Wednesday, August 18, 2010

Two (more) ethical arguments…

I have argued before that thoroughgoing determinism has no way of accounting for penal responsibility (and thus much less for penal culpability). Determinists, e.g., like Derk Pereboom and Ted Honderich, admit as much in the plainest terms. I have also argued a few times against perdurantism and now I want to consider both topics in light of some ethical considerations. Since I believe the issues are decisive by virtue of their basicality, I hope this post will not be too long.

1) Consider Nicholas Humphrey's famous-ish attempt to "solve the mind-body problem." He argues that conscious sensation occurs when "I" afferently "reach out" to an efferent stimulus on my somatic boundary. Humphrey argues further that consciousness is a temporally 'thickened' "loop" of representation within an organism, a recursion which allows the organism to respond to its own response to the boundary stimulus. This response to one's own response is Humphrey's core explanation of consciousness. As many of the replies in that book indicate, Humphrey insinuates consciousness into his very account of the evolutionary emergence of consciousness, a defect I have recently criticized (e.g. here and here), but that is not the flaw on which I want to focus. Instead, I want to consider what it means for people like Humphrey and Dennett, inter alia, to reduce the "I" of any action A to a variable brain module VBM at the time t:A of said action A.

If it is not "I" that, for example, perceives (A:p:m) a maple leaf fall from the tree in October in Monmouth, Oregon, but rather that perception is the combined A of, say, an anonymous occipital lobe and thalamus at time t:A:p, then we must ask if A:p actually happens. After all, by all accounts, no occipital lobe ever perceives anything. Rather, it responds 'mechanically' to the photonic stimulus of the light reflected off the maple leaf. If occipital lobes perceived the world as such, we would immediately find our theory of cognition in the quagmire of "the (inner) Cartesian theater" from which Dennett so desperately wants to escape. For then the occipital lobe would be the "I" of subjective experience, the tiny homunculus which materialist cognitivism seeks to vanquish. The same goes for any other lobe or module of my brain: there is no there there. My entire "I" is rigidly determined by the internecine natural selection of neural modules in my brain, so I am not in charge of my brain's actions, but vice versa.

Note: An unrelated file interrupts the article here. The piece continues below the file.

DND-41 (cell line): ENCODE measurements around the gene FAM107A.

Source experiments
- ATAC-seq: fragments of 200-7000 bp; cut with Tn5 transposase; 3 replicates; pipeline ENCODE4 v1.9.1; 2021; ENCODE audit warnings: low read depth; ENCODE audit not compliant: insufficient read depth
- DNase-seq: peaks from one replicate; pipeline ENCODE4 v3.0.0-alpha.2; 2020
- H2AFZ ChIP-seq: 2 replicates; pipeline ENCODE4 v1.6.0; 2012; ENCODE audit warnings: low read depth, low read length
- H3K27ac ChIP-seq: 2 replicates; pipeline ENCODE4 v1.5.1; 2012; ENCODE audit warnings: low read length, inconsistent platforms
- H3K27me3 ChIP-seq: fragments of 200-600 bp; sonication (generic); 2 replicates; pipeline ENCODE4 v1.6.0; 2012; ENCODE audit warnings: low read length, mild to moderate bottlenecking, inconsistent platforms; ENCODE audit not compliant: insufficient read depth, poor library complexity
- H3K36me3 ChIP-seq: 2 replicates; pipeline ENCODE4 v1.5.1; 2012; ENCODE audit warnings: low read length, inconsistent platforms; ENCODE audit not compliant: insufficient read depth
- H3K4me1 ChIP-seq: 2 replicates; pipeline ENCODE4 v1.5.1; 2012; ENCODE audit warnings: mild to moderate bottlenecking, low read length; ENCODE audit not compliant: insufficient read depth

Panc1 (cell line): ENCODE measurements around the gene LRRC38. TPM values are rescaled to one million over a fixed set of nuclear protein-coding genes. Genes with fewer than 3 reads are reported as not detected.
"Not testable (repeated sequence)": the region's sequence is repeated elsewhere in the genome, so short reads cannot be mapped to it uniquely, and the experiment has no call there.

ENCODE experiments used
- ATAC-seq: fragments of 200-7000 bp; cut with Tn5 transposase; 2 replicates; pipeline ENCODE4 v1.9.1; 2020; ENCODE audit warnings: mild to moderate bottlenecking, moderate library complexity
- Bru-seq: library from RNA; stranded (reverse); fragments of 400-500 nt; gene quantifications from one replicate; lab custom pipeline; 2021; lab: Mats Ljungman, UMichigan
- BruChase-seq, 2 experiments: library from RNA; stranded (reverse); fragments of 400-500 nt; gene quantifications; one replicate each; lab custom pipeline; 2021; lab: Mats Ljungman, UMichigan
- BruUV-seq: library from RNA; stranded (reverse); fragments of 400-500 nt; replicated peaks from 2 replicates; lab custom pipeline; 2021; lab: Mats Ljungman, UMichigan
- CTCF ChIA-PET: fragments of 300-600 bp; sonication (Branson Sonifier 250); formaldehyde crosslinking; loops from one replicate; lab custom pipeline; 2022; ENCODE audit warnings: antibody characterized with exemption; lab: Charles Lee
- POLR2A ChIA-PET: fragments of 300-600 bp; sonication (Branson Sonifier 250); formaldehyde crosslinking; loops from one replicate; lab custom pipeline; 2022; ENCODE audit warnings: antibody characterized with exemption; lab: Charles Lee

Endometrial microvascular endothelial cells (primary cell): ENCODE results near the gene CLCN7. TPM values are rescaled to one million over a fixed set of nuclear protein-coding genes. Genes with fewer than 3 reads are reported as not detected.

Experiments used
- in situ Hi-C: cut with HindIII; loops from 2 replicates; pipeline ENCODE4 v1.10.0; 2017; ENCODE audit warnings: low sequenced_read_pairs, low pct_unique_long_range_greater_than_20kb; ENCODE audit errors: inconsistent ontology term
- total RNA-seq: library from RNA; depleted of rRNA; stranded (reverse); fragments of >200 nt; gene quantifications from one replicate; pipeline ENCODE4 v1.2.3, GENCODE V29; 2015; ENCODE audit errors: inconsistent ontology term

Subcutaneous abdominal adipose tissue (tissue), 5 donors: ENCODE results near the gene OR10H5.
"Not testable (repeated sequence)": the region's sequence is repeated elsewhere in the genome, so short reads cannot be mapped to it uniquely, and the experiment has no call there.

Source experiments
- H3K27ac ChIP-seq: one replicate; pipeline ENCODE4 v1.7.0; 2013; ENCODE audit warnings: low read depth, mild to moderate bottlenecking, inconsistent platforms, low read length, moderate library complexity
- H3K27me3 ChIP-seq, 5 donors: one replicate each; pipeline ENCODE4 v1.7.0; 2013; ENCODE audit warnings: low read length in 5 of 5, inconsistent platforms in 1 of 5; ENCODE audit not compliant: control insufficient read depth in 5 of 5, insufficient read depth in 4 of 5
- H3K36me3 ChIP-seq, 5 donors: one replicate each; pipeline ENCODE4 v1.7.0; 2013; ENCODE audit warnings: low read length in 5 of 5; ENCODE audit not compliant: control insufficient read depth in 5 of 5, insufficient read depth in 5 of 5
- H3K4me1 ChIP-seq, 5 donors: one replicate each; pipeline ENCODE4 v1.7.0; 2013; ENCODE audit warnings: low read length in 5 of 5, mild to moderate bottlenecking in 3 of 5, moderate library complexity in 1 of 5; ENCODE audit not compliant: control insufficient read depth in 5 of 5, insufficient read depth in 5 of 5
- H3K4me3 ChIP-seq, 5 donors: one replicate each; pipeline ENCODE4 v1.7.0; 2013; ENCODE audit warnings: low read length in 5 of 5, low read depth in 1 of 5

But then, if there is no subject of A:p:m then A:p:m is not a legitimate experience and did not therefore ever happen. Extend this to the supposition that the thalamus ostensibly within 'my' skull compels 'my' arms and hands to approach a bystander and strangle him in broad daylight. Two consequences follow: a) "I" am not culpable for this deed, since there is no "I" which committed the murder, b) there was no victim, since no one actually experienced being strangled in broad daylight, nor 3) were there any witnesses to the murder. Unless, that is, we are willing to start interrogating occipital lobes.

Obviously, however, I would be culpable for strangling a man in broad daylight, even if I ripped my own arms off and lobotomized myself (maybe not in that order!) just after doing do, so non-subjective determinism is obviously false.

2) Let us define myself in perdurantist terms as 4D:I. This is the aggregate of time-slices which are conventionally referred to as "Elliot". Now let us suppose the time-slices of 4D:I, ranging from times t'a to t'x, overlap with the aggregate of a "man," which we shall call 4D:H, in such a way that the actions of 4D:(t'a…t'x)I bring about the termination of 4D:H by strangulation. Sometime later (or some place farther) t'x+n, 4D:I is brought to trial for the murder of 4D:H. 4D:I's defense is that, since at time t'x+n he is not wholly identical with 4D:(t'x)I, therefore he is not wholly identical with the agent culpable for the murder of 4D:(t'x)H. Convicting 4D:I at time t'n.v, 4D:(t'x+n)I argues, would amount to the court convicting an innocent spatiotemporal entity, since it is 4D:(t'x)I, neither 4D:(t'x+n)I nor 4D:(t'x.v)I, who strangled 4D:(t'x)H. As such, only if 4D:I is sentenced and convicted in the same instant that 4D:(t'x)I strangles 4D:(t'x)H can there be any justice in a perdurantist world. But if the court convicts 4D:(t'x)I while 4D:H still exists, it could sentence 4D:(t'x)I to a sentence only coterminous with the act of murder itself (A:t'x). After t'x, therefore, 4D:I would be an innocent and free entity and would not have to serve any time in prison.

Yet more bullshit brought to you by perdurantism.

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